In that waggish but poisonous editorial, the newspaper in question raised concerns about terrorism, kidnapping and general insecurity in the country. It asked a question, wondering why the President would travel abroad when there is, in the country, the problem of kidnapping and fire from oil tankers had caused the loss of life and devastation of shops. Yes, these are sad and unwelcome. This is a President who is praised for his prompt response to the Onitsha fire, first by releasing a message of commiseration same evening and thereafter, dispatching the Minister of Humanitarian Affairs on a condolence mission. The minister gave directive on the spot to the National Emergency Management Agency, NEMA for the immediate deployment of emergency assistance to the Southeast.

Either out of ignorance or mischief, the Punch failed to see how important it is for the President to seek international support in tackling home grown terrorists, the Boko Haram, reinforced by 2000 ex-ISIS fighters as disclosed by Mr. Putin.

Not only did President Buhari get that needed support to fight Boko Haram terrorists, he got the two countries to cooperate extensively in the strategic fields of defence, civil nuclear energy and in dealing with piracy and oil pipeline vandalism in the Gulf of Guinea.

The Nigerian leader also got a deal for the technological upgrade and timely delivery of the balance of seven, out of an existing order for 12 Attack Helicopters. These, and an assortment of military hardware are direly needed by Nigeria to deal with the new wave of crime bedevilling the country.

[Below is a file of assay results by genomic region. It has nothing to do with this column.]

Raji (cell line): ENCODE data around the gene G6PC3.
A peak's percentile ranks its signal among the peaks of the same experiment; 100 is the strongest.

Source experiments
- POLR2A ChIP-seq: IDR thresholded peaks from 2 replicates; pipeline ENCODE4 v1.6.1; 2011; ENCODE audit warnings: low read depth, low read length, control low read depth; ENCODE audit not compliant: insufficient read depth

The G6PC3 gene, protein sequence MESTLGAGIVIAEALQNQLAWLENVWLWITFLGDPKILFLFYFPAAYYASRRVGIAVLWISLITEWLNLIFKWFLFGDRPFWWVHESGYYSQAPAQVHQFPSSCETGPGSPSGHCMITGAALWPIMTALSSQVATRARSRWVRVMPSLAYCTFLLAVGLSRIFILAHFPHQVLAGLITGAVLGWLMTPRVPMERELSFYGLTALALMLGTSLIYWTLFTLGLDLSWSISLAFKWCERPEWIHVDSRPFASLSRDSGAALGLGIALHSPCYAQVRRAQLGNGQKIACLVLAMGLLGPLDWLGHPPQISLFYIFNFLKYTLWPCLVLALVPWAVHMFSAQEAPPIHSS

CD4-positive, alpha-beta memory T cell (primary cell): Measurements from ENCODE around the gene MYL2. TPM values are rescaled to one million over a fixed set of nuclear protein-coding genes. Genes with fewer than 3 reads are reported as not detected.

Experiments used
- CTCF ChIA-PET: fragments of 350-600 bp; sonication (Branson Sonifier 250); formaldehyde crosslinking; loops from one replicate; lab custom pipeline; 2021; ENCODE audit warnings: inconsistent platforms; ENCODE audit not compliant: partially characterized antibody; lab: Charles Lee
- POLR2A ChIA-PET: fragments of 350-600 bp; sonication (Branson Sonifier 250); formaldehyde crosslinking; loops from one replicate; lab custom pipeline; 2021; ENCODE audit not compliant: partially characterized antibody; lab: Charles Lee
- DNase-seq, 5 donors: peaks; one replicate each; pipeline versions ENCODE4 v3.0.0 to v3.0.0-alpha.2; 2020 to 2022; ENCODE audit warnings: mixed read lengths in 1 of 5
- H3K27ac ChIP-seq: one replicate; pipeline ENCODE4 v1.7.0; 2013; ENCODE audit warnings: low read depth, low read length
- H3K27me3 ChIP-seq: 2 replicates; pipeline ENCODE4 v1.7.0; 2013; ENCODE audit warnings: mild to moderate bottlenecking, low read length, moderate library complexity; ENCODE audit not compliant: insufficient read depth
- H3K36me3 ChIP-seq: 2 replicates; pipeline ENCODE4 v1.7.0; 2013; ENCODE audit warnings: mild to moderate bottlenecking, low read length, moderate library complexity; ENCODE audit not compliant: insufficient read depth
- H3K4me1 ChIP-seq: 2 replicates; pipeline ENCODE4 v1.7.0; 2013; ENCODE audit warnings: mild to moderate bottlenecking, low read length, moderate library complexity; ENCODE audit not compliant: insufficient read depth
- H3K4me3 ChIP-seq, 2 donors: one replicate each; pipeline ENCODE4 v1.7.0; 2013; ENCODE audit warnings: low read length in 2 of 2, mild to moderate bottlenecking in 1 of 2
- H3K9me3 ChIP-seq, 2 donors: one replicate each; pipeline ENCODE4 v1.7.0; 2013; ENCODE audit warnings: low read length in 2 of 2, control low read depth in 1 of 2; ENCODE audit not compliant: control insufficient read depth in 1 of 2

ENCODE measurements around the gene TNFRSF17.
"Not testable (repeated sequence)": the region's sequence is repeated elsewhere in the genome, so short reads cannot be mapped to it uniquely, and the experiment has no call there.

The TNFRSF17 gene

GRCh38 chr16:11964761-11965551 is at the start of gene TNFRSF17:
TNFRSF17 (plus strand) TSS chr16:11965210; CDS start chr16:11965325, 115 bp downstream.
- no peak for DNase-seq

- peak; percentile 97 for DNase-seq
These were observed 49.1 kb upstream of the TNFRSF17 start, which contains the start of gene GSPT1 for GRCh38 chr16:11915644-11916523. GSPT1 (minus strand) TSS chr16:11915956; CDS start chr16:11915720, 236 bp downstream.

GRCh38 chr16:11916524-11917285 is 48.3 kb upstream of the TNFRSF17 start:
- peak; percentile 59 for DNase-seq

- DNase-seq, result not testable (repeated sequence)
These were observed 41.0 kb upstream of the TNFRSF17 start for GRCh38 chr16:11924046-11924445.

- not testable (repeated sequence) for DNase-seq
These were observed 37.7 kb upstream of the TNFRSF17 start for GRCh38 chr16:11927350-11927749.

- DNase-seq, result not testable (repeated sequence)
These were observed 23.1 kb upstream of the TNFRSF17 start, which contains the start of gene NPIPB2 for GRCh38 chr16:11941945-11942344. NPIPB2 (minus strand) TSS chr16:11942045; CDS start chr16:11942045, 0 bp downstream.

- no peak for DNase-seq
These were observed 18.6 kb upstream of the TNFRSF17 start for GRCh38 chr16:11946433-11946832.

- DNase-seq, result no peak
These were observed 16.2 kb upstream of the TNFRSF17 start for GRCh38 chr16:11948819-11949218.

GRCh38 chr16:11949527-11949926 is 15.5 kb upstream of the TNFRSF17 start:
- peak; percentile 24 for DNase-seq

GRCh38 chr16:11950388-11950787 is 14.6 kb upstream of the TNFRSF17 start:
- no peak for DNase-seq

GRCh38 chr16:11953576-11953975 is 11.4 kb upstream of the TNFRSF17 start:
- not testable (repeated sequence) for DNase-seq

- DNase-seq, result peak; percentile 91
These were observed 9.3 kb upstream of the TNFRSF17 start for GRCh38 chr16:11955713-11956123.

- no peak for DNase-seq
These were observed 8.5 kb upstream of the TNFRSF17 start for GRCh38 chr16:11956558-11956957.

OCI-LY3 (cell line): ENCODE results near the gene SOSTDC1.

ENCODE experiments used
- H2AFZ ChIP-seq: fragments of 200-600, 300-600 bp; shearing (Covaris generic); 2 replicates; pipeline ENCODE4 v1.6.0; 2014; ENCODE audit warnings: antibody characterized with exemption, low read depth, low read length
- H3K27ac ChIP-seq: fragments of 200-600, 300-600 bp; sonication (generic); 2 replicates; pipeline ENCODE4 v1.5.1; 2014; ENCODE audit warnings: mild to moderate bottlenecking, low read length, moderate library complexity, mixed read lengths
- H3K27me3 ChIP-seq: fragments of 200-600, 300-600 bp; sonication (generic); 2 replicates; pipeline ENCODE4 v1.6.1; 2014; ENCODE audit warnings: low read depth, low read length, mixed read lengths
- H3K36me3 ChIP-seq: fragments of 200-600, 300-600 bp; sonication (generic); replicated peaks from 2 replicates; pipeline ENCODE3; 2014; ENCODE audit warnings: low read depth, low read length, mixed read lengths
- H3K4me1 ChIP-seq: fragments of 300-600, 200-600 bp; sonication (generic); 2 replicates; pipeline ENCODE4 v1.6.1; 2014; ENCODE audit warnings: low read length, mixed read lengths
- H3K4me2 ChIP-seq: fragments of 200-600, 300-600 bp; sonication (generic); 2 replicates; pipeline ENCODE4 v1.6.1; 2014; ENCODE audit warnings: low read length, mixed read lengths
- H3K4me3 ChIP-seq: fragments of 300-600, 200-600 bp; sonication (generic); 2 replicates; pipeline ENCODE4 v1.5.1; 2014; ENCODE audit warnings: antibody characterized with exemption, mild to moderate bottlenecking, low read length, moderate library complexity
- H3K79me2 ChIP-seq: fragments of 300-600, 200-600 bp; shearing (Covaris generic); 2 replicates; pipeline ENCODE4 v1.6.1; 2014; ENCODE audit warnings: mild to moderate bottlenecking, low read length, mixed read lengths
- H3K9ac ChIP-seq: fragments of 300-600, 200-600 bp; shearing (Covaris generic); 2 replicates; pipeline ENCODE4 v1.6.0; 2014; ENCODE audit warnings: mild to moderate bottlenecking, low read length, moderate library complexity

Interestingly, one of the three key themes of the whole conference is security. African states with Russia’s support have, as an outcome, drawn up a regional security architecture that would use new technological solutions to ensure security for cities, securing the borders and creating a buffer against the illegal movement of explosives, weapons, drugs and smuggling to reduce terrorist danger to the continent.

Still on security, the Nigeria-Russia Military Technical Agreement that lapsed a few years ago without being renewed will be given due attention by Nigeria. Russia had been ready with her part. President Buhari gave a response to this, saying, “I have directed the Minister of Defence to work with the Ministry of Justice to conclude this matter within the shortest possible time.”

The significance of this agreement lies in the fact that it opens the door to the procurement of military hardware, on a government-to-government basis, eliminating middlemen and reducing cost, as well as the training of military personnel, modernization of the armed forces, refurbishment and renewal of infrastructure and equipment, which President Putin said he is ready to assist Nigeria to undertake.